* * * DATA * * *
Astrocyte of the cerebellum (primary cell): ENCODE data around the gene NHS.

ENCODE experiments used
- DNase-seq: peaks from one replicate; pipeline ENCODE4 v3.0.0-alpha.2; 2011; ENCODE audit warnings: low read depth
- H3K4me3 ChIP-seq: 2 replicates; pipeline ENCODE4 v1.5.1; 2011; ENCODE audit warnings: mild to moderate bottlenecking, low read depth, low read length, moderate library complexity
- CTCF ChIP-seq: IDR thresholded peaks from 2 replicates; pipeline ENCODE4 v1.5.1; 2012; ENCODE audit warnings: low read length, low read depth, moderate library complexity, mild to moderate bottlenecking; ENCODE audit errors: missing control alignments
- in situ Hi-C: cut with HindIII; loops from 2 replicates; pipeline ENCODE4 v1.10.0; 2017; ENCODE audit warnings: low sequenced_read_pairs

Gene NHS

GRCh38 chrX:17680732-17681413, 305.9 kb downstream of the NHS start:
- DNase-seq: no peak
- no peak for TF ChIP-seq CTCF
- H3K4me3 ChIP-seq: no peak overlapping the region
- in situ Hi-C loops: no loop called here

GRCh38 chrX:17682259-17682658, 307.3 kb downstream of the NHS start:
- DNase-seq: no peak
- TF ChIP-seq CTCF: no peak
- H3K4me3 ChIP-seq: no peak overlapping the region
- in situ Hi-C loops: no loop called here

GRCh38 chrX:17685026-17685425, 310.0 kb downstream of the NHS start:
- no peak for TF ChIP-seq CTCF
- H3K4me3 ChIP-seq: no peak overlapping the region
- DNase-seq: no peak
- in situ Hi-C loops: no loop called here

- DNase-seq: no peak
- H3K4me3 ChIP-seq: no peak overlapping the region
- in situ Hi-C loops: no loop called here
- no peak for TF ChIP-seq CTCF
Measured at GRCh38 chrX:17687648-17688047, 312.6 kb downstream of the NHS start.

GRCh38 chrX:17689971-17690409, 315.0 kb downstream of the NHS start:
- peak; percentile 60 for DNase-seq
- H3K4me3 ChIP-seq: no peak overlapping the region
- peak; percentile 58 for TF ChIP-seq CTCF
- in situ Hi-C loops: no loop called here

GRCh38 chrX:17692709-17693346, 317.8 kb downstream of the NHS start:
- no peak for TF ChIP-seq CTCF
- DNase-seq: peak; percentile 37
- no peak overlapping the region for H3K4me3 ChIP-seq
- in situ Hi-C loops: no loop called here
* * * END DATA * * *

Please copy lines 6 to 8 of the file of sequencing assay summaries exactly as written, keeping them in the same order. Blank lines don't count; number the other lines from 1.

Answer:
- in situ Hi-C: cut with HindIII; loops from 2 replicates; pipeline ENCODE4 v1.10.0; 2017; ENCODE audit warnings: low sequenced_read_pairs

Gene NHS

GRCh38 chrX:17680732-17681413, 305.9 kb downstream of the NHS start: